Let's say Alexa (25 years old) and Emily (35 years old) start saving at the same time. They each save $10K per year into an account earning 5% annual interest. When they retire at age 65, Alexa will have $1.3 million in savings, and Emily will only have $700K. By starting 10 years earlier, Alexa has almost double Emily's balance! $100K of the difference is from the ten extra years Alexa saved $10K. However, the remaining $500K is just the power of time. Emily missed out on ten years of compounding, costing her over half a million dollars.
I like to think about compound interest another way, too. Let's say you want to have $1 million when you retire. Using the same interest rate assumptions as above, if you start at age 25, you can achieve your goal by saving just over $650 per month. If you start at age 30, you need to save about $875 per month. At age 35, you have to save about $1,200 per month. Each year has a multiplier effect. If you wait longer, you'll have to save exponentially more to achieve your goals.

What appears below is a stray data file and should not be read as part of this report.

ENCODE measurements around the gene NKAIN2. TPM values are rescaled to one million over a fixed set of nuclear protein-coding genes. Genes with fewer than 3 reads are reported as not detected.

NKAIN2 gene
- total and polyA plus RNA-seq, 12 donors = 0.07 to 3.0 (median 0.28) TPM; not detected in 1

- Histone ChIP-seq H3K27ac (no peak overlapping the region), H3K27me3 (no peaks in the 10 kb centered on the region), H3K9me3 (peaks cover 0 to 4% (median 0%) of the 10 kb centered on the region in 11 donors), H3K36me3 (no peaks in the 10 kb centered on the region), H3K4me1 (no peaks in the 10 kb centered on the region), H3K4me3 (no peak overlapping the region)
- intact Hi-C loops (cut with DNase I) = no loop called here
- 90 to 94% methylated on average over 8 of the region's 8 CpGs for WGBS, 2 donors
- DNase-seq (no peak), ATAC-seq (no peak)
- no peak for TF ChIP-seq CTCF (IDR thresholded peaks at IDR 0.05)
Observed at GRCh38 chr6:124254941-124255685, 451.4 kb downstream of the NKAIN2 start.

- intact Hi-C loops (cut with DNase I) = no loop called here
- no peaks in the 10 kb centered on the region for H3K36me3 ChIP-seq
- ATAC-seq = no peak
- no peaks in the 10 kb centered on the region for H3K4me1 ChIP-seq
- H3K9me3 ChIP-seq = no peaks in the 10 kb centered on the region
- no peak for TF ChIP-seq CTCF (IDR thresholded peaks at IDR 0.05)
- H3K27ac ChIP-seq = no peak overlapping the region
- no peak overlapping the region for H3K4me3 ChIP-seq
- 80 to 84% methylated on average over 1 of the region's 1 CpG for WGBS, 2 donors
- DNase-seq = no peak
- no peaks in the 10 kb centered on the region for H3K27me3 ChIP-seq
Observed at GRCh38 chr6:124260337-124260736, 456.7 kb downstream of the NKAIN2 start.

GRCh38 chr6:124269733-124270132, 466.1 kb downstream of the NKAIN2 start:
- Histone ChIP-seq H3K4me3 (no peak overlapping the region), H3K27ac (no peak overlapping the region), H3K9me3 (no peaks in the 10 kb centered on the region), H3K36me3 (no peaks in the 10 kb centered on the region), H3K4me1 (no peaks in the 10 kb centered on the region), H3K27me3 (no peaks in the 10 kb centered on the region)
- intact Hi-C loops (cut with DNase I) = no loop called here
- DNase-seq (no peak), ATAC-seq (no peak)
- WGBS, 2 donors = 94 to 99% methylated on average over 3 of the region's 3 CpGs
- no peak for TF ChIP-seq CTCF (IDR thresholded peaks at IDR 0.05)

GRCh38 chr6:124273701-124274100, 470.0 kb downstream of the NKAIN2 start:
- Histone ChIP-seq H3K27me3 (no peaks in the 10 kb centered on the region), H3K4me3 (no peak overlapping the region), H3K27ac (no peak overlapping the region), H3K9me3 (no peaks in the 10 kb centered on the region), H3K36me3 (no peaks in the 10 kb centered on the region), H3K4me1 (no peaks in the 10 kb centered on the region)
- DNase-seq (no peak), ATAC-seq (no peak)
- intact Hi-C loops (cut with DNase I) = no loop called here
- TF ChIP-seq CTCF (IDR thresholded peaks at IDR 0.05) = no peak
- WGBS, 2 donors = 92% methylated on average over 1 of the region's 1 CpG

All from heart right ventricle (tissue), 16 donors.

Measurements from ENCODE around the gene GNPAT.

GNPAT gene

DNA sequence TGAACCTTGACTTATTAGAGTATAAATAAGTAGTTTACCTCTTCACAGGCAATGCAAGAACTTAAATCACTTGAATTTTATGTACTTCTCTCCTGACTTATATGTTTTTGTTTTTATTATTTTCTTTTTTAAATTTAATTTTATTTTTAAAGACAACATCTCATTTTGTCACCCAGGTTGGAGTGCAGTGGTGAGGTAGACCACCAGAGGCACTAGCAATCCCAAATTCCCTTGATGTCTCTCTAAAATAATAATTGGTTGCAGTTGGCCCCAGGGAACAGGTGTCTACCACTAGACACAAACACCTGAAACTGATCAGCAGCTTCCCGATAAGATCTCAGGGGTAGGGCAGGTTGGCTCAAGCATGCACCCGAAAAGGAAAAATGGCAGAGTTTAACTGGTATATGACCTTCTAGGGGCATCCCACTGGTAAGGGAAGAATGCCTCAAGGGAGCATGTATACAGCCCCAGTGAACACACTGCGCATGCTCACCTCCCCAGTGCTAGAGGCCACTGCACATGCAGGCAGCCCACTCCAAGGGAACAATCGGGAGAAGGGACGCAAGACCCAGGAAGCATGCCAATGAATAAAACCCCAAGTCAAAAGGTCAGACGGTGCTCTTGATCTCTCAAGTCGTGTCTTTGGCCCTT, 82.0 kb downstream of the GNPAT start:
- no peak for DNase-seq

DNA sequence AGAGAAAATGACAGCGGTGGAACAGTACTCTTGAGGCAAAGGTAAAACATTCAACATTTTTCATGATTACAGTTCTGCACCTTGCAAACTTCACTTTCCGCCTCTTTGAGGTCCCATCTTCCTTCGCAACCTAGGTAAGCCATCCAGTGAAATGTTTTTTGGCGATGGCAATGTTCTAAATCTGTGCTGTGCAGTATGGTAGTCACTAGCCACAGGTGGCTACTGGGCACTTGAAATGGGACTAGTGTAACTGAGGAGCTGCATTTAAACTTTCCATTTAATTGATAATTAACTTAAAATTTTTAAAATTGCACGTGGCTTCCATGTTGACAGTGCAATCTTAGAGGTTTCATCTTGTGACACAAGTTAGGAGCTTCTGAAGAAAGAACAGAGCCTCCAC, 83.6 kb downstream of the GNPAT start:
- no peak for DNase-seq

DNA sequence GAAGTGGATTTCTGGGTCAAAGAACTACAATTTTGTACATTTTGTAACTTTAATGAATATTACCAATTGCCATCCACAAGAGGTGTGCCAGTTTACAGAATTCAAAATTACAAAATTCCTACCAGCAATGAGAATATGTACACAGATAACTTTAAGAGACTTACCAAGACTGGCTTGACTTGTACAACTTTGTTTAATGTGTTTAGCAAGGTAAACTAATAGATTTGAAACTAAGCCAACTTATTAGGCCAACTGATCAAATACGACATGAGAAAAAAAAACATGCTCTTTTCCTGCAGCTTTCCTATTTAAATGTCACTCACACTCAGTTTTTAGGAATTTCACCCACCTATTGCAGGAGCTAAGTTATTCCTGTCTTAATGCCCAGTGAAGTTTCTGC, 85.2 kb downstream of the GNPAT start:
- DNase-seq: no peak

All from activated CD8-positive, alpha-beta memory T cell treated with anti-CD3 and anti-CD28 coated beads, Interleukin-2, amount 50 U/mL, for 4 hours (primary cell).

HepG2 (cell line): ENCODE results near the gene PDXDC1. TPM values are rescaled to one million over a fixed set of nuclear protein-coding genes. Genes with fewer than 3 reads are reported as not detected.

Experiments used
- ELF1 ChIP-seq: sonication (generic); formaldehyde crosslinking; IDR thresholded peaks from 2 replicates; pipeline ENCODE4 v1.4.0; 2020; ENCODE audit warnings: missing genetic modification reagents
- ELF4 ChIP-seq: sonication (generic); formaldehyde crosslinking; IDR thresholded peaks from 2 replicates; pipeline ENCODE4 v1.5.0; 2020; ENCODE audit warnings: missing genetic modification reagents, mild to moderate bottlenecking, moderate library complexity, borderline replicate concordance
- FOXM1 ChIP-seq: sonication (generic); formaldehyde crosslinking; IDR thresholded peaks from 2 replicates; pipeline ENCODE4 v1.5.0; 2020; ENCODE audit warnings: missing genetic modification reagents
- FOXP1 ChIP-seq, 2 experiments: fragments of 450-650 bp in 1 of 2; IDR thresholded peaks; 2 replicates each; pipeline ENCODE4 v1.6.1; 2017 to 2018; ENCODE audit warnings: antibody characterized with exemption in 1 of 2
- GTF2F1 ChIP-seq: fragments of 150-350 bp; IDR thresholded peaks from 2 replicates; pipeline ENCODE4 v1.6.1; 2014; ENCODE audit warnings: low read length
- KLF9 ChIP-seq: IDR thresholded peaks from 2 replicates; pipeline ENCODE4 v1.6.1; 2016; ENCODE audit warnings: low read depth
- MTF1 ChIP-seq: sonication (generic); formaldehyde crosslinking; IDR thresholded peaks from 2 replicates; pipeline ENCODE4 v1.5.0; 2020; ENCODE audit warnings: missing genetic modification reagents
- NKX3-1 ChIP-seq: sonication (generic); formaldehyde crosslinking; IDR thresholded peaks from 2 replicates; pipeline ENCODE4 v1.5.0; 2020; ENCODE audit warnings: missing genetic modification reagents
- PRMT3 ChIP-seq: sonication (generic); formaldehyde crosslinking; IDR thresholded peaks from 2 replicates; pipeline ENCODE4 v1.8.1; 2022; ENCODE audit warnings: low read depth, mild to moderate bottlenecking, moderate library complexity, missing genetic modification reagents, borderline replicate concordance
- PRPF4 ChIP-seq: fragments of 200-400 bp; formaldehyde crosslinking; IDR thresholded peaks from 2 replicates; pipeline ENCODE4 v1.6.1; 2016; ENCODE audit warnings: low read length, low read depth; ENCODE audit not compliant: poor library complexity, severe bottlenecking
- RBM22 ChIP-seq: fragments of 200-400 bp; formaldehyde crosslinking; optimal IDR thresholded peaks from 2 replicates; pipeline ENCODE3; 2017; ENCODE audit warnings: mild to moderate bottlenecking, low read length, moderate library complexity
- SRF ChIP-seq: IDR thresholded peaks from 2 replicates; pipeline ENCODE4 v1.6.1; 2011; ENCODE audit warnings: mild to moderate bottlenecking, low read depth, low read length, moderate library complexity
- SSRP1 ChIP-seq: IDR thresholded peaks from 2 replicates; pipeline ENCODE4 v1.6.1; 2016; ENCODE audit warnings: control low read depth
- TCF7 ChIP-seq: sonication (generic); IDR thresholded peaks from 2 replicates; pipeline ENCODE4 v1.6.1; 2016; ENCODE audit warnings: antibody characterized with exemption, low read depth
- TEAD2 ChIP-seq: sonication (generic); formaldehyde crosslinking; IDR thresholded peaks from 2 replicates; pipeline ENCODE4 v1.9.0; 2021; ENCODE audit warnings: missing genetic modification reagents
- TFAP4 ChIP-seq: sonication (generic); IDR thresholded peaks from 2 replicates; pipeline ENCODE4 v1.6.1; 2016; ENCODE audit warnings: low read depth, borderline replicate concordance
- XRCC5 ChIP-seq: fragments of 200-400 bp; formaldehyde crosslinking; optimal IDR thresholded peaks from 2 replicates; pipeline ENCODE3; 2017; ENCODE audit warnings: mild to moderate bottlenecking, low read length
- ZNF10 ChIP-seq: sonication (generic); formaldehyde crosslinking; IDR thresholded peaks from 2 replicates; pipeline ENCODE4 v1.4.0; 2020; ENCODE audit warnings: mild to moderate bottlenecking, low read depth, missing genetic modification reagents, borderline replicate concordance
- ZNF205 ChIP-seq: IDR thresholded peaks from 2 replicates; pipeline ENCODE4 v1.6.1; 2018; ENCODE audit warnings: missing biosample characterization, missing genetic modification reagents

So, we've established that saving early is important. However, it takes time and effort to put away a portion of your paycheck every month. I'm all about finding ways to make my life more efficient. That is why I use Digit to help me save.